Female Presenter, Who Got Paid One-sixth of Male Counterpart's Fee, Takes BBC to Court
Samira Ahmed, who fronts 'Newswatch', was paid a fraction of the sum received by Jeremy Vine for presenting 'Points of View' -- both viewer right-to-reply shows.
Representative Photo. (Image : Reuters)
London: A female news presenter who is pursuing an equal pay claim against the BBC gets one sixth of the fee earned by a male presenter, an employment tribunal heard Wednesday.
Samira Ahmed, who fronts "Newswatch", was paid a fraction of the sum received by Jeremy Vine for presenting "Points of View" -- both viewer right-to-reply shows. But the BBC argues that the programmes are not comparable, saying "Newswatch" is serious while "Points of View" is an entertainment programme.
The claim comes amid increased focus at the British Broadcasting Corporation on the size of top stars' pay and whether female stars are getting comparable amounts. The BBC said "Points of View" requires the presenter to deal with issues "in a light-hearted way" -- and so its presenters have historically been "well-known figures in the world of light entertainment", meriting a higher market fee.
Newswatch "deals with matters seriously" on the "relatively niche" BBC News channel, and is only repeated on the main BBC One channel during the Saturday breakfast show "to fill out the programme", the corporation said.
The 15-minute weekly "Points of View" show started in 1961 and features viewers' praise and criticisms across the whole spectrum of BBC programmes in a dry, humourous style. "Newswatch", a 10-minute weekly programme, started in 2004 in an attempt to make the corporation's news output more accountable, and gives viewers the right of reply on news coverage.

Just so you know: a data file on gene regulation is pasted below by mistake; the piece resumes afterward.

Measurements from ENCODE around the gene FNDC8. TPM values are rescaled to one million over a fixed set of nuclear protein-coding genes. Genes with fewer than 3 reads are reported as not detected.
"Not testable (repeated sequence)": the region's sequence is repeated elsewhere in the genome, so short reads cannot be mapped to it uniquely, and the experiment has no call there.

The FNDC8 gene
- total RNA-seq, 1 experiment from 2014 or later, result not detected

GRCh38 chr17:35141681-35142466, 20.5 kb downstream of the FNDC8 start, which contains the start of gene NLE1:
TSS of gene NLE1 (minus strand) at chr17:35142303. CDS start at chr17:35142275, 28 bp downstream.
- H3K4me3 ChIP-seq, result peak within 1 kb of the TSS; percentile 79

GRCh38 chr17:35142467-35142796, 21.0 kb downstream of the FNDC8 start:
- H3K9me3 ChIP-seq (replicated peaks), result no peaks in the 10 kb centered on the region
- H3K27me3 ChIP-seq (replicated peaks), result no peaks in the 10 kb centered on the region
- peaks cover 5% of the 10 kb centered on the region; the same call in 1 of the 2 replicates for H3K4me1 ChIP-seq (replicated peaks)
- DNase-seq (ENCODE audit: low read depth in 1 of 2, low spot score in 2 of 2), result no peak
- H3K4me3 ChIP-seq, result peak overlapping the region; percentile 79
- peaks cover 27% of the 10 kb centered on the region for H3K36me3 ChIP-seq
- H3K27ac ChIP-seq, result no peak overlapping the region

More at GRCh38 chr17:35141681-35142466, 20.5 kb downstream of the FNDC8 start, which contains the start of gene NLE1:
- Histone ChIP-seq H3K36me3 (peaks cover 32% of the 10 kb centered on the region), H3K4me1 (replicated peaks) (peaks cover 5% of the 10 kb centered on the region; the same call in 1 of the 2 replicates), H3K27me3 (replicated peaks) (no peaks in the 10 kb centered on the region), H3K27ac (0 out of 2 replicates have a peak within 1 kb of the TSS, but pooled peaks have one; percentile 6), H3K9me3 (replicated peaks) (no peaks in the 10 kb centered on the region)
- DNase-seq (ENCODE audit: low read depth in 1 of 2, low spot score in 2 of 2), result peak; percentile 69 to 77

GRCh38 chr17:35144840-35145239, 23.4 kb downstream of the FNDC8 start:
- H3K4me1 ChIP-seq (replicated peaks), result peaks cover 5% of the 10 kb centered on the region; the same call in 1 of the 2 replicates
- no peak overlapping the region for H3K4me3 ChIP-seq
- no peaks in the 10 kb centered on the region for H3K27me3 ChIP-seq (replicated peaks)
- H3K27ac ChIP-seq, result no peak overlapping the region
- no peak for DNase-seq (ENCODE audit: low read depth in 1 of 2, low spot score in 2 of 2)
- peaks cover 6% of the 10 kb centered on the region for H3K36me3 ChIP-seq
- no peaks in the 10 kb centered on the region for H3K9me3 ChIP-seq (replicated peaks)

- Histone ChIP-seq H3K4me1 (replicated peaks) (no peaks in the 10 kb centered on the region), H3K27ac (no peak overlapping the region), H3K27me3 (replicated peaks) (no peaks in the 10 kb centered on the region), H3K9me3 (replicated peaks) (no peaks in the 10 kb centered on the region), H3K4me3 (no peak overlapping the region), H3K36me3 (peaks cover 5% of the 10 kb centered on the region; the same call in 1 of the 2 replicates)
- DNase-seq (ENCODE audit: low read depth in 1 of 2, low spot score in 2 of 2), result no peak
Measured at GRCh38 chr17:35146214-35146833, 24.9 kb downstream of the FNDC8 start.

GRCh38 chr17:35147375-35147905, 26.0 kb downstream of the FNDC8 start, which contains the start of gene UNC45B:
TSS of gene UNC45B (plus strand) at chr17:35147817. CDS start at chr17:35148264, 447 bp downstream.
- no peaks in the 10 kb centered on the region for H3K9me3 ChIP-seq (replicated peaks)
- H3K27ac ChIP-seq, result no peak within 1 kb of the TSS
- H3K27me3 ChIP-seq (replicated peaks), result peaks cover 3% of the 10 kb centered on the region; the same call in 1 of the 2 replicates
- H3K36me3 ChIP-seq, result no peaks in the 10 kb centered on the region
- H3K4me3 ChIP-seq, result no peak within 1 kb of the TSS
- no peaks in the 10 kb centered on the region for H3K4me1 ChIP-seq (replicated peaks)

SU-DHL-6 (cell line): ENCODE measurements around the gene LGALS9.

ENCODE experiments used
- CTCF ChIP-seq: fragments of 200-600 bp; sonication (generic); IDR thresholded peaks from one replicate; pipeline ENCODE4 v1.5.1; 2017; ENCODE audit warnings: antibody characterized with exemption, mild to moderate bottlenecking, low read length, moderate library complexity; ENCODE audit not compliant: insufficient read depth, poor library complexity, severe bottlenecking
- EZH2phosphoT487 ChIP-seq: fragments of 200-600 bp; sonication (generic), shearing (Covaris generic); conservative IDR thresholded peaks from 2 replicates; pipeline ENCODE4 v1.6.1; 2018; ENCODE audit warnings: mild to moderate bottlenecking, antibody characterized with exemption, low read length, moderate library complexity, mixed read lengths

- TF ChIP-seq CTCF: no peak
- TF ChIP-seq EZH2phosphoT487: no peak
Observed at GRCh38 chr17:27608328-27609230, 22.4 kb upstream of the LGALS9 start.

Ahmed has presented the show since 2013 and questions editors responsible for contentious stories. Ahmed started fronting "Newswatch" in 2012 on 440 pounds -- the same as her male predecessor Ray Snoddy.
Her occasional male stand-ins have been paid a near-identical amount. Vine took over on "Points of View" in 2008 on 3,000 pounds-- 500 pounds less than his predecessor Terry Wogan. The BBC claims pay across the industry is not the same for news and entertainment.
Pay has been a hot topic at the BBC for the past two years. Carrie Gracie resigned as China news editor in 2018 over what she called an "indefensible pay gap" with other international editors at the publicly-funded media behemoth.
The previous year it published for the first time the salaries of its highest-paid stars, following pressure from parliament. The BBC's disclosures revealed 12 of the top 14 were men, as were two-thirds earning more than 150,000 pounds.
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